Bellevue Literary Review – Ooh boy, BLR is bringing the heat in terms of judging caliber. Their annual prizes of $1000 are awarded to a poet, a fiction writer, and a creative nonfiction writer for works “about health, healing, illness, the body, and the mind.” The Marica and Jan Vilcek Prize for Poetry will be judged by Major Jackson, the Goldenberg Prize for Fiction by Chang-Rae Lee, and the Felice Buckvar Prize for Nonfiction by Anne Fadiman. Submit now! Entry Fee: $20 (the $30 rate includes a subscription). DUE DATE: July 1st


Submit! Magazines and Contests with Deadlines in May

Deadlines for various end-of-the month contests and reading periods are upon us once again. Put your last bit of polish on those long-percolating projects. Entry fees, freebies – it’s all below. 

Glimmer Train – “Come on, ride the Train. Hey, ride it.” And thusly did the Quad City DJ’s bring forth this month’s fiction submissions. First Prize for the Short Story Award for New Writers nets you a cool $1500 and publication in Glimmer Train. Details can be found on their website, though I’ll note right off the bat that the contest is open to any writer whose fiction (no novels, poetry, or stories written for children, please) has not appeared in a print publication with a circulation greater than 5000. Them’s the rules. DUE DATE: May 31, 2014. Entry Fee: $15

American Short Fiction – “Only God can judge me,” you say? That’s perfect, because ASF got God — a.k.a. Amy Hempel, modern master of the form — to judge. It’s a blind read, so make sure to leave any identifying information off of the manuscript itself. More details here. DUE DATE: June 1, 2014. Entry Fee: $20 per submission.

Ploughshares – If you can type or polish fast, and are a new or emerging writer, Ploughshares invites you to submit up to 6000 words by May 15, for a chance to win $1000 and publication in this very prestigious journal. If you have not yet published a book, you qualify, so submit up to one piece of fiction, nonfiction, or poetry. Here are the details. DUE DATE: May 15. ENTRY FEE: $24 includes subscription.

Southern Indiana Review – Here’s a Creative Nonfiction contest to mix it up. The winner of the Thomas A. Wilhelmus Editors’ Award receives $2000 and publication in SIR. This contest is open to anyone, be they published or unpublished. DUE DATE: June 2, 2014. Entry Fee: $20 for first submission, $5 for each additional submission.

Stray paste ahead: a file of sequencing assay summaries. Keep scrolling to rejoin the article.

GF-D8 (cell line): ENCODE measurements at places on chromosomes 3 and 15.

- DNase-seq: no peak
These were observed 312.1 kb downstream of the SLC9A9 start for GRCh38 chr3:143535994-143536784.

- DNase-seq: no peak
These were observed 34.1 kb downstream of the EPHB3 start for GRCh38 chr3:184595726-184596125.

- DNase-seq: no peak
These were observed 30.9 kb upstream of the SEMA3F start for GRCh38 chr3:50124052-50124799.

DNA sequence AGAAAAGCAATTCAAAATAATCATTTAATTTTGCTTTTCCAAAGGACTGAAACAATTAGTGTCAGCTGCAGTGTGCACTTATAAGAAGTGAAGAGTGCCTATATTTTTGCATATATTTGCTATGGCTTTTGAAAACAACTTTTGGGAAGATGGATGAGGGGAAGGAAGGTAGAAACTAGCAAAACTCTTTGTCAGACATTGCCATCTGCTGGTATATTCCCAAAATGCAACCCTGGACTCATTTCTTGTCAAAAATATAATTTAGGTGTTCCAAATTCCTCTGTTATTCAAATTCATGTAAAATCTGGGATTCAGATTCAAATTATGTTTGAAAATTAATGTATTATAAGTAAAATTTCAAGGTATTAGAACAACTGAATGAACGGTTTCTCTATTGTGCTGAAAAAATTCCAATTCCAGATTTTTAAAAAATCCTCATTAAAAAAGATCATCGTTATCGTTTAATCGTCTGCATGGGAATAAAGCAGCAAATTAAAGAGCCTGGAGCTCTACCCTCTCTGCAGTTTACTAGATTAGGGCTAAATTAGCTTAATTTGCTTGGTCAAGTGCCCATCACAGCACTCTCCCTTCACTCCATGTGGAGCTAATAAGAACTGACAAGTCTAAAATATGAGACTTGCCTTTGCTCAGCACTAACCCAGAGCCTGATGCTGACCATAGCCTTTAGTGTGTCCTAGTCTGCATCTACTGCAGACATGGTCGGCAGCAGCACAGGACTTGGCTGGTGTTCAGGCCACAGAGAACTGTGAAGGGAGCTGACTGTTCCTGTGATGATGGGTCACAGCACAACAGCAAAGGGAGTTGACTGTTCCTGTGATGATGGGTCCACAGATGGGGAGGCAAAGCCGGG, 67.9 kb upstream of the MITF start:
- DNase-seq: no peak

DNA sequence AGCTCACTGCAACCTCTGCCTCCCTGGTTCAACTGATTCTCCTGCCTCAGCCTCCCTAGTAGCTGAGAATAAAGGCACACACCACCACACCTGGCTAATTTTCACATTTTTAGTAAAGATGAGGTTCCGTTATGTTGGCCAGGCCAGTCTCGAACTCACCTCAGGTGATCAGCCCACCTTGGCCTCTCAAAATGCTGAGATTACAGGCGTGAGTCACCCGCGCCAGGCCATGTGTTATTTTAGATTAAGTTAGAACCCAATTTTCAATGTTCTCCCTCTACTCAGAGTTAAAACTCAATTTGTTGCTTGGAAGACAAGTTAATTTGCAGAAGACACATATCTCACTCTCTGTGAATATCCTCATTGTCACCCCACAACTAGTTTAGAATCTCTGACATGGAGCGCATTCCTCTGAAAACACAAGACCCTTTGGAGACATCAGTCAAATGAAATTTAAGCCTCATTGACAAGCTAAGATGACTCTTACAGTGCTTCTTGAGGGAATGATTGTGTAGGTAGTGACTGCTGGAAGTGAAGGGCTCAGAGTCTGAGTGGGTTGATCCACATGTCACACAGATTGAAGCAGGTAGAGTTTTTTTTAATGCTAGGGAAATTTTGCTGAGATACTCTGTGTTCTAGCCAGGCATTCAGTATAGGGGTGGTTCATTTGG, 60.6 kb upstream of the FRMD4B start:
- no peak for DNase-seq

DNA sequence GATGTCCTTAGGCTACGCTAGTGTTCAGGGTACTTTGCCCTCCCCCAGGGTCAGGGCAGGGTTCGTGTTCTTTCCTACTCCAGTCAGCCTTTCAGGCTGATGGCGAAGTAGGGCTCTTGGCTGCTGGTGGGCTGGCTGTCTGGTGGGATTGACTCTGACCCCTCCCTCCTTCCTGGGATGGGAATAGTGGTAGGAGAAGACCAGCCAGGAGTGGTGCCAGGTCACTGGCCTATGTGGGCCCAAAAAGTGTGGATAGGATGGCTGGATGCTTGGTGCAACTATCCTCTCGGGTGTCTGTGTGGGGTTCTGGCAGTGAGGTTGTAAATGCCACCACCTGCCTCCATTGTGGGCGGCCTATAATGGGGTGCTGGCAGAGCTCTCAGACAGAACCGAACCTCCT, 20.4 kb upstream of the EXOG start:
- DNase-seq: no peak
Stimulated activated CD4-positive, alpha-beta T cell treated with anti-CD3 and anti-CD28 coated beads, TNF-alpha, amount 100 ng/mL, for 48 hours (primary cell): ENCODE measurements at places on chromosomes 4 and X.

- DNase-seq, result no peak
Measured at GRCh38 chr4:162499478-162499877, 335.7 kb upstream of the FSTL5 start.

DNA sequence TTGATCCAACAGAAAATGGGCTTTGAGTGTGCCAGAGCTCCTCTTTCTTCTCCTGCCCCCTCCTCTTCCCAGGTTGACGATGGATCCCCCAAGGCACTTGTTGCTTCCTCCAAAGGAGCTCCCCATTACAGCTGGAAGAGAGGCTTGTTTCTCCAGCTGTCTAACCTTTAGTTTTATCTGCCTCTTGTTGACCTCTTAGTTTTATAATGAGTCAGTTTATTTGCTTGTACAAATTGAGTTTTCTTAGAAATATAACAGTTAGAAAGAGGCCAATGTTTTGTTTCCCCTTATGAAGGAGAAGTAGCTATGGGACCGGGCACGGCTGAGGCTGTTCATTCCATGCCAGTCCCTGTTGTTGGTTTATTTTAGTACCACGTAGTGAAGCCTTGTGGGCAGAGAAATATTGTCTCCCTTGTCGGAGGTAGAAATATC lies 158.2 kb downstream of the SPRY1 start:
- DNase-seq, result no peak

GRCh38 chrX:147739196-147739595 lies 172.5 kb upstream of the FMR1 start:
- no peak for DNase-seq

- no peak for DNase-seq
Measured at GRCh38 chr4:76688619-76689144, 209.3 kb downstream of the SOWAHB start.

BOA Editions – If you have an entire collection of short stories that you believe to be the bees’ knees, then check out BOA Editions’ contest. Their Short Fiction Prize includes a $1000 honorarium and publication. Submission guidelines here. DUE DATE: May 31, 2014. Entry Fee: $25.

Graywolf Press – Here’s another Nonfiction prize for those who crave truth over beauty. If you have a project that “tests the boundaries of literary nonfiction,” look their way. The only major catch for indie non-profit Graywolf’s contest this month is that you must have already published a book (in any genre). Inquire withinNo Entry Fee. DUE DATE: May 31, 2014. 

University of Georgia Press – UGA Press gives out the annual Flannery O’Connor Award for outstanding collections of short fiction. That can include longer stories or novellas, as long as the entry does not go over 75,000 words. Contest details hereDUE DATE: May 30, 2014. Entry Fee: $25.

Writer’s Digest – WD’s Annual Writing Competition promises one heckuva payout: $3000 for first place and an all-expenses-paid trip to the next Writer’s Digest Conference, where you can meet one-on-one with editors and agents. Plus, they’re not too picky about the type of work they’re looking for; memoir, poetry, YA, genre shorts, and literary shorts are all game. Submission guidelines. DUE DATE: June 2, 2014. Entry Fee: $30 for the first manuscript; $25 for each additional entry submitted during the same transaction. 

Agent Interview: Bree Ogden



Many thanks to Bree Ogden of D4EO Literary Agency for sitting down with us to talk about her experience as an agent. D4EO represents a broad range of writing with six agents and over 1000 books under contract. In addition to acting as an agent, Bree operates children’s magazine Underneath the Juniper Tree and teaches classes at Lit Reactor. She seemed like the perfect someone to inform us about an agent’s perspective on publishing.

How did you start working in the publishing industry?

The “how” is really quite random. I had just graduated with my masters in journalism, during which they spent a lot of time telling us how journalism was a dying career and that we needed to be well versed in citizen journalism. Essentially training us in a degree that would yield no job prospects and or no money. So I had pretty much decided I wasn’t going to be a journalist even before I finished school.

I came back home to Bainbridge Island and started looking for any internship with the word “literary” in it. I basically just wanted to work with words. Sharlene Martin of Martin Literary Management had an office on the Island and posted for an intern. I’ll be honest, I barely knew what a literary agent was. But the posting had words like “reading” “writing” and “books” in it, so I was sold. After interning for Sharlene for about 9 months I took on my first client. I truly believe the entire situation was kismet. In 9 months I went from not knowing what the job was to utterly falling in love with the business. (more…)

Notes From The Slush Pile

notes from..We asked editor Andrew Wetzel to offer some insight, a summary of sorts, of the types of things he’s seeing in submissions. Here is what he had to say:

Entries have typically run between 2500 and 4500 words, but it seems like 3500-4000 has been the sweet spot for a lot of the stronger submissions. Anything longer becomes an act of diminishing returns; stories have seemed to waver as the writer tries to pull it all together past that 5000 mark.

I’ve also found that the shorter ones, the flash fiction-length (500-1500 words) entries have a harder time proving themselves. The best of them can capture a feeling, a moment in time, but with the shorter submissions I’ve read I’ve found it harder to gain purchase, so to speak. (more…)